Zack Guthrie
    AVAILABILITY % = PLANNED AVAILABILITY % X UPTIME %PERFORMANCE EFFICIENCY  %RATE OF QUALITY  %AVAILABILITY  X  PERFORMANCE EFFICIENCY  X  RATE OF QUALITY
    FACTORS:
    # OF SHIFTS=HOURS PER SHIFT=PLANNED DOWNTIMELUNCH (INCLUDE ALL AVAILABLE SHIFTS) SHIFT STARTUP MEETINGSTRAINING (CONDUCTED)NOT SCHEDULED TO RUNPLANNED MAINTENANCEOTHER UNAVAILABLE TIME (MEETINGS ETC.)SETUP TIME (Time exclusively used to prepare equipment for another paint)BREAKDOWNS (repair required)UNPLANNED DOWNTIME (waiting for work, or to restart)MINOR STOPS (cleaning accumulated material between setups, etc.)TIME TO PRODUCE DEFECTIVE PARTS  (SCRAPPED OR REWORKED IN AREA, MAY HAVE BEEN RETURNED BY LAB)

    0
    #102009

    jediblackbelt
    Participant

    Zack –
    I don’t want to argue that OEE is/is not a critical factor.  I use OEE all the time the problem is it tells me I need to improve not where.  If I tell you that your OEE is 75% where do you focus improvement efforts?  It tells me I have 25% of my equipment effectiveness is available for improvement, but it doesn’t tell me where to focus improvement. 
    All I am saying is that the three individual measurements used in a scorecard or dashboard tracking system where I can monitor them individually for control and improvements is more value added.
    It is the same as RPN.  A RPN of 100 shows I need improvement, but are all RPN 100’s created equally?  Should I focus my engineering team to poka yoke a process because I get a RPN of 100?  What if process A is O=10, S=10, D=1 and process B is O=1, S=10, D=10.  If I kick a team of for process A versus process B I am making a mistake.  Process A is detected nearly 100% of the time and process B is never detected so I figure I should send my poka yoke team after process B.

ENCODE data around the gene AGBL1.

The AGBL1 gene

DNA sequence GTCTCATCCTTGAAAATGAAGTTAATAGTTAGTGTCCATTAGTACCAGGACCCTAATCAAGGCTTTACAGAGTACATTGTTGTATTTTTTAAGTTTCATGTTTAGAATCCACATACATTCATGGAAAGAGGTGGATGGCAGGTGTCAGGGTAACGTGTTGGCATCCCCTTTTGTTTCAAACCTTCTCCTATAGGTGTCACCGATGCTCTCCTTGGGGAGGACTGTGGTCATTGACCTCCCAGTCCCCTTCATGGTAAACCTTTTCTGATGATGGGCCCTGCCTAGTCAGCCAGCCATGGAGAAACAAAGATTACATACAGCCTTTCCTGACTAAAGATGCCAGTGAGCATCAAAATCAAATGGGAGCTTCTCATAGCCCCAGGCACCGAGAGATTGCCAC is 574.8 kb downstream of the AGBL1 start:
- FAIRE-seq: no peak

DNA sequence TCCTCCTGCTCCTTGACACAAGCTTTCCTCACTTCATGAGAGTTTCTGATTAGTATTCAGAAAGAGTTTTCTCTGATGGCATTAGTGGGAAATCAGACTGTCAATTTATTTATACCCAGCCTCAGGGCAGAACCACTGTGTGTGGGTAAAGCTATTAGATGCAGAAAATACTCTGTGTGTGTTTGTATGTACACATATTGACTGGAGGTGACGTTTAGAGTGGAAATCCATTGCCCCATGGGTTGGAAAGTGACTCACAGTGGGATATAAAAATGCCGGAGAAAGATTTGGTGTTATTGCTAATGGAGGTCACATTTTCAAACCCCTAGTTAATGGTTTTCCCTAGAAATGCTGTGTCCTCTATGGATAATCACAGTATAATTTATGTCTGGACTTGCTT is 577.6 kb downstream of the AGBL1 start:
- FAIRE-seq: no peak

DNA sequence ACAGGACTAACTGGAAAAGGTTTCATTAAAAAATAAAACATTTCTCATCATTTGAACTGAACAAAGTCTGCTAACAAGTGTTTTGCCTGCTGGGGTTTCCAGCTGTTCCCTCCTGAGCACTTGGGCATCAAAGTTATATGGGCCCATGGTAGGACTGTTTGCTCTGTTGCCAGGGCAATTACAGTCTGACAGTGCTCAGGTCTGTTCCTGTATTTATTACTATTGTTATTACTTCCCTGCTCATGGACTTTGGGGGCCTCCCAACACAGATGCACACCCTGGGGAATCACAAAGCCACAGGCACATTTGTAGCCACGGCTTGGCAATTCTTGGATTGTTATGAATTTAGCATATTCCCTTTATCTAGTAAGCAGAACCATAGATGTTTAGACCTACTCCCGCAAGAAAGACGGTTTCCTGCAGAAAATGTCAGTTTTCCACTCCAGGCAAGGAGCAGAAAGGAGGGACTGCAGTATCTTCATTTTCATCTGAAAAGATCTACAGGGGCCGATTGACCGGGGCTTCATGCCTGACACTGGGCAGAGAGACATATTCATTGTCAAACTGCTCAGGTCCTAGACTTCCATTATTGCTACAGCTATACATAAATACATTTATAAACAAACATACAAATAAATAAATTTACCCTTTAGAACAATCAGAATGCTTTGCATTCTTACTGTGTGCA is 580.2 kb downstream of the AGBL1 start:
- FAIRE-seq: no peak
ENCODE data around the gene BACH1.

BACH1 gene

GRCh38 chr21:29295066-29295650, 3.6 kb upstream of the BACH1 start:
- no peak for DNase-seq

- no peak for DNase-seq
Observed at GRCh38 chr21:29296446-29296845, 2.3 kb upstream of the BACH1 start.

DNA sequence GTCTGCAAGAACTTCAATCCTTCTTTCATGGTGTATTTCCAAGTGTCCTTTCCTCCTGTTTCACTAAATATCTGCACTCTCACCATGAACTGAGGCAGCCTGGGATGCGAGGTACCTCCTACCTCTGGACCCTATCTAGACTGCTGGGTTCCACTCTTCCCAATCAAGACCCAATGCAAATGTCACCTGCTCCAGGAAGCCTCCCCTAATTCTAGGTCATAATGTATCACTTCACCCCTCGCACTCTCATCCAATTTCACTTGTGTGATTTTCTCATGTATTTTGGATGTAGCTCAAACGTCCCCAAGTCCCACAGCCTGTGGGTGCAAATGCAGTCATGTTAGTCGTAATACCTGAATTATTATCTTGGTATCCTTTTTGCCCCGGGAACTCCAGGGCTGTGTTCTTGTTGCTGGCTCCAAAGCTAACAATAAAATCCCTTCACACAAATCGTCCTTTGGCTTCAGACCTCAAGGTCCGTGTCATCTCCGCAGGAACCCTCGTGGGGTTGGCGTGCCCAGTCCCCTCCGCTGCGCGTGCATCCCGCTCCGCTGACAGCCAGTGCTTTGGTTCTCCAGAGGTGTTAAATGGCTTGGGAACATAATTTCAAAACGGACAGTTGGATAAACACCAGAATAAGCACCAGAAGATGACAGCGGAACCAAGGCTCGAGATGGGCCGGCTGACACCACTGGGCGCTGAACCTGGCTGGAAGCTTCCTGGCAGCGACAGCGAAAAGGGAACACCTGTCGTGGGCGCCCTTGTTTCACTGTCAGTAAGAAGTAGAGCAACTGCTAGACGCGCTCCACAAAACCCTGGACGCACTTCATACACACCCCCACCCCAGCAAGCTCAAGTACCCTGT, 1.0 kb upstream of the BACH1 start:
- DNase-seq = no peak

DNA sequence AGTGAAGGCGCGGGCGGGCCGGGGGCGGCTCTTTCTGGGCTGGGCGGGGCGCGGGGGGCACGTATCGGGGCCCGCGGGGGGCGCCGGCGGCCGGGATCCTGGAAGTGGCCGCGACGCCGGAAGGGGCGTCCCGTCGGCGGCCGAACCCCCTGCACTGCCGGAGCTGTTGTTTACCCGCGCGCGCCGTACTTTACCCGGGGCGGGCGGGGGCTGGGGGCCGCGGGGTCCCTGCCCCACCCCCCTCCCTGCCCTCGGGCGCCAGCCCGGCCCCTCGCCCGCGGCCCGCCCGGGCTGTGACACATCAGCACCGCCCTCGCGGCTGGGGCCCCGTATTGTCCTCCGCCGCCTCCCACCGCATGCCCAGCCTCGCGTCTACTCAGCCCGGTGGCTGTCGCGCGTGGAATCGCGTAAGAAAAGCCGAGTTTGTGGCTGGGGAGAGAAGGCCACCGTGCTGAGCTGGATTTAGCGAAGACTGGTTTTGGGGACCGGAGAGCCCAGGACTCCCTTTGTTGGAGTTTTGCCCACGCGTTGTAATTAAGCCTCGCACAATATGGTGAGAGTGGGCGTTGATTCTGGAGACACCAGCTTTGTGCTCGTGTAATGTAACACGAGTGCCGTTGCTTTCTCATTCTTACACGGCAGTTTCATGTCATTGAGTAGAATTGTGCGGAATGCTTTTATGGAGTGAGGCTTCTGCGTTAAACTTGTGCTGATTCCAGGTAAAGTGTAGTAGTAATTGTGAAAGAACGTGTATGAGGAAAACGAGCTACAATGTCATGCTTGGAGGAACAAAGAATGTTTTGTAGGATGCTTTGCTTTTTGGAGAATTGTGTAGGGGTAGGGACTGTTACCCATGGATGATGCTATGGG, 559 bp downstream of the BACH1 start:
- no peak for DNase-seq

The same is for OEE, you have to look at the underlying layers of the measurement to get true meaning on the metric.  The metric does not stand alone for anything other than a reporting tool.  The metric is good for upper management, but not those that are in the trenches fighting the battle.  Give me the three individual metrics any day versus the pooled metric.

    0
    #102011

    Zack Guthrie
    Member

    JBB –
    When we graph OEE, it’s done as a pie chart with the following categories: OEE, minor stoppages, breakdowns, unplanned downtime, setup, and quality – not just one grouped percentage.  Thus, this is (6) different categories that we have mapped out (by %) which give us a good indication on where to the biggest opportunities lie.  Further, depending upon the application it may be appropriate to break these out further – obviously only so far as you can get good data.
    Minor stoppages and setup may point to setup improvements (layout, tooling boards, SMED exercises, etc.); breakdowns may point to TPM,  or capital improvements, etc.; unplanned downtime may indicate scheduling issues; and quality alerts us to lost opportunities due to defects, for example.
    Concluding, I do think it’s useful for someone in the trenches … especially when management enablers are required.  This OEE category breakout can at times be used to communicate ‘capability’ (using the word loosely).  If OEE is at 75%, it may be shown that to approach higher levels of effiency that capital expenditures are required (15% breakdowns, 5% other) and to focus elsewhere until they become available.
    We are on the same page, I just didn’t want to tell BB that OEE was just another metric.
    Zack Guthrie, P.E.
    I agree with your RPN example.

    0
    #102017

    MJC
    Participant

    I agree with Zack, for productivity improvements its a valuable tool.